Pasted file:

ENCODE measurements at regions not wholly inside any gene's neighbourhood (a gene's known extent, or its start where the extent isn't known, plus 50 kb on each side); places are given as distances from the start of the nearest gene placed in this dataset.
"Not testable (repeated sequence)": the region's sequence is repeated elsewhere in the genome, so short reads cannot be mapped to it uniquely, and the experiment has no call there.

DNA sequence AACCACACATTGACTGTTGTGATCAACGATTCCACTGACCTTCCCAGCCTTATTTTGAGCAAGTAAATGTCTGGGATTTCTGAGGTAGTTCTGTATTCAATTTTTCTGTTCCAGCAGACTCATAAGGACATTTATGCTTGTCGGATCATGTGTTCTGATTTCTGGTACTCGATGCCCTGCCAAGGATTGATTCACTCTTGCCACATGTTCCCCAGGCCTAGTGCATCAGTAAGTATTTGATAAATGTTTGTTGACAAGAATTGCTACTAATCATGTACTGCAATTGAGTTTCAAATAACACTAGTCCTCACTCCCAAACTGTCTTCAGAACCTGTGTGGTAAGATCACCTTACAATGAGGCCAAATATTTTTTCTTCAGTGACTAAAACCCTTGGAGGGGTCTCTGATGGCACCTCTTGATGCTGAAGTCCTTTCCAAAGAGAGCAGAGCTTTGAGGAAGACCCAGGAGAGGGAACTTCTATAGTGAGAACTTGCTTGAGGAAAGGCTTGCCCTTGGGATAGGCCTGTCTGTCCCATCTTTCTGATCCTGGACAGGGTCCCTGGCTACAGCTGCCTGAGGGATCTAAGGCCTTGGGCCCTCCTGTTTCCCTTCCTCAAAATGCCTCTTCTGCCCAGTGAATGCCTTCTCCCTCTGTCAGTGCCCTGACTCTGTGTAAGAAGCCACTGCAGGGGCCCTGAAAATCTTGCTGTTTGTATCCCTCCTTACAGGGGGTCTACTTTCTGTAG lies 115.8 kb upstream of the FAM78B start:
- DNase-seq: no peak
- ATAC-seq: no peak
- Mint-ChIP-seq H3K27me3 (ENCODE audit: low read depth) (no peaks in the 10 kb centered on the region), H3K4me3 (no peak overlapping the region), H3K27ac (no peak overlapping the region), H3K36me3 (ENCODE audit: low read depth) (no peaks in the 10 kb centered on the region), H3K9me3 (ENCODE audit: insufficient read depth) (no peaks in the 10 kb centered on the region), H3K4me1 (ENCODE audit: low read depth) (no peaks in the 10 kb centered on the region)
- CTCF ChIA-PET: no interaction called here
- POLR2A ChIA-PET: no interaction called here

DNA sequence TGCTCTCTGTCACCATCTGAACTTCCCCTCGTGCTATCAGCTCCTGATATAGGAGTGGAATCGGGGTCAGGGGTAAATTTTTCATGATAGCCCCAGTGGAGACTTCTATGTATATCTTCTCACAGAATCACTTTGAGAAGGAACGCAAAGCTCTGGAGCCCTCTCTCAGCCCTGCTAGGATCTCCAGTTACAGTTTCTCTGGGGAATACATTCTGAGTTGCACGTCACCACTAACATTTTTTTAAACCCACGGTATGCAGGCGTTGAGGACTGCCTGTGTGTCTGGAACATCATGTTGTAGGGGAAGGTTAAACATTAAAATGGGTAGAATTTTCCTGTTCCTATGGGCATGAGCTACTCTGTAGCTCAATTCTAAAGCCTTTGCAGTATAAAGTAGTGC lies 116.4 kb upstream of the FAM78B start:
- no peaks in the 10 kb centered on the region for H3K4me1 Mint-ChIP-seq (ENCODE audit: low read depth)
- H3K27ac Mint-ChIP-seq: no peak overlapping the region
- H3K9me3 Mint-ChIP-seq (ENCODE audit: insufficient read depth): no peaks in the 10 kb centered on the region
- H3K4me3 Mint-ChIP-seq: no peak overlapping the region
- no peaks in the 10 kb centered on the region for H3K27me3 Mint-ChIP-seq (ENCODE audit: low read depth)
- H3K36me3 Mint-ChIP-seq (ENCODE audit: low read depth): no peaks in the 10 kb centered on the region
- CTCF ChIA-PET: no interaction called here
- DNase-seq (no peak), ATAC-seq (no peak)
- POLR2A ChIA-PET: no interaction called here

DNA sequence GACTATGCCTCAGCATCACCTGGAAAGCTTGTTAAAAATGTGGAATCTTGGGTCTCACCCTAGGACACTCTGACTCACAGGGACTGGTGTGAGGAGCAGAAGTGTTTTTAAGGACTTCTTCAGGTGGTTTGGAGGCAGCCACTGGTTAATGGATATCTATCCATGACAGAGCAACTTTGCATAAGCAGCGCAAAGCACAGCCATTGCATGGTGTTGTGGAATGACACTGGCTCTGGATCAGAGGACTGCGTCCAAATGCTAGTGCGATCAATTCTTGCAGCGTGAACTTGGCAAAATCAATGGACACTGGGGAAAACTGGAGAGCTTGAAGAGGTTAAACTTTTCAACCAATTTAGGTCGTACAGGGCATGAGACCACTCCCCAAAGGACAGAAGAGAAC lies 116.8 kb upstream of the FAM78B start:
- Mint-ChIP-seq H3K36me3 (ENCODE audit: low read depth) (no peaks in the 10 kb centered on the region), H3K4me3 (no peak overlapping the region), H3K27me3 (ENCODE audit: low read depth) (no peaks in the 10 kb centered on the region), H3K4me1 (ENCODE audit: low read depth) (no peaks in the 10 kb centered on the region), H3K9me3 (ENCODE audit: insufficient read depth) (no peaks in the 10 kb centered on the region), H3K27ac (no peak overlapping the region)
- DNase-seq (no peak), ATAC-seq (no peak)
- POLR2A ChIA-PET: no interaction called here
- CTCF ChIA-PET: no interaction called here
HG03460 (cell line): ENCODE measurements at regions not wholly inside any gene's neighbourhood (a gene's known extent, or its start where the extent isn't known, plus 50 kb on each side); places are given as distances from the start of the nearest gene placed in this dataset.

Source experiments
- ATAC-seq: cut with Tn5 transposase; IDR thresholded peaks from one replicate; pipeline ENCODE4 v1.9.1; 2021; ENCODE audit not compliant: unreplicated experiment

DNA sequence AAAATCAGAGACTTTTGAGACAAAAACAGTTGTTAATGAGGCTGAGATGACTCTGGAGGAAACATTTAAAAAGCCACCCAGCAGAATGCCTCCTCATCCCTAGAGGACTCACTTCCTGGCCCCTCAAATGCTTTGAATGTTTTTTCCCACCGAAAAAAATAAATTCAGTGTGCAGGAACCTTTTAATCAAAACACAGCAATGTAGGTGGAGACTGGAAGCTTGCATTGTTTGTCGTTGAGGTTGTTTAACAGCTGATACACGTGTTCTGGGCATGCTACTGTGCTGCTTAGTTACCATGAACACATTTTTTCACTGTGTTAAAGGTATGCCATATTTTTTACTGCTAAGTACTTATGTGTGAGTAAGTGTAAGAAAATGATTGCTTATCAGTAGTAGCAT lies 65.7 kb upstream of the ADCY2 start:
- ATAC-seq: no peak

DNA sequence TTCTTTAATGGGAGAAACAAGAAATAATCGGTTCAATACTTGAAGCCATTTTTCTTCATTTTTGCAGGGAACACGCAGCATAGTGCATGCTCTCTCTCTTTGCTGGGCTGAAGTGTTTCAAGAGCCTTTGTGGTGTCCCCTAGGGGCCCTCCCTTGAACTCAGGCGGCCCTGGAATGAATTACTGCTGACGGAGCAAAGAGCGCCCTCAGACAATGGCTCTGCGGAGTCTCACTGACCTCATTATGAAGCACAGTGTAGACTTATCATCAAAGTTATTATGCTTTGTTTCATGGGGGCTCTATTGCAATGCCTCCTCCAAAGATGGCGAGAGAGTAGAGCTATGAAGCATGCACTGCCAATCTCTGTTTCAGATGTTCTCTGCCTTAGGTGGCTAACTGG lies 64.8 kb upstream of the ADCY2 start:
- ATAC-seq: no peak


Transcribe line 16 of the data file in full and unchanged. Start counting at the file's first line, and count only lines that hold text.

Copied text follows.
- CTCF ChIA-PET: no interaction called here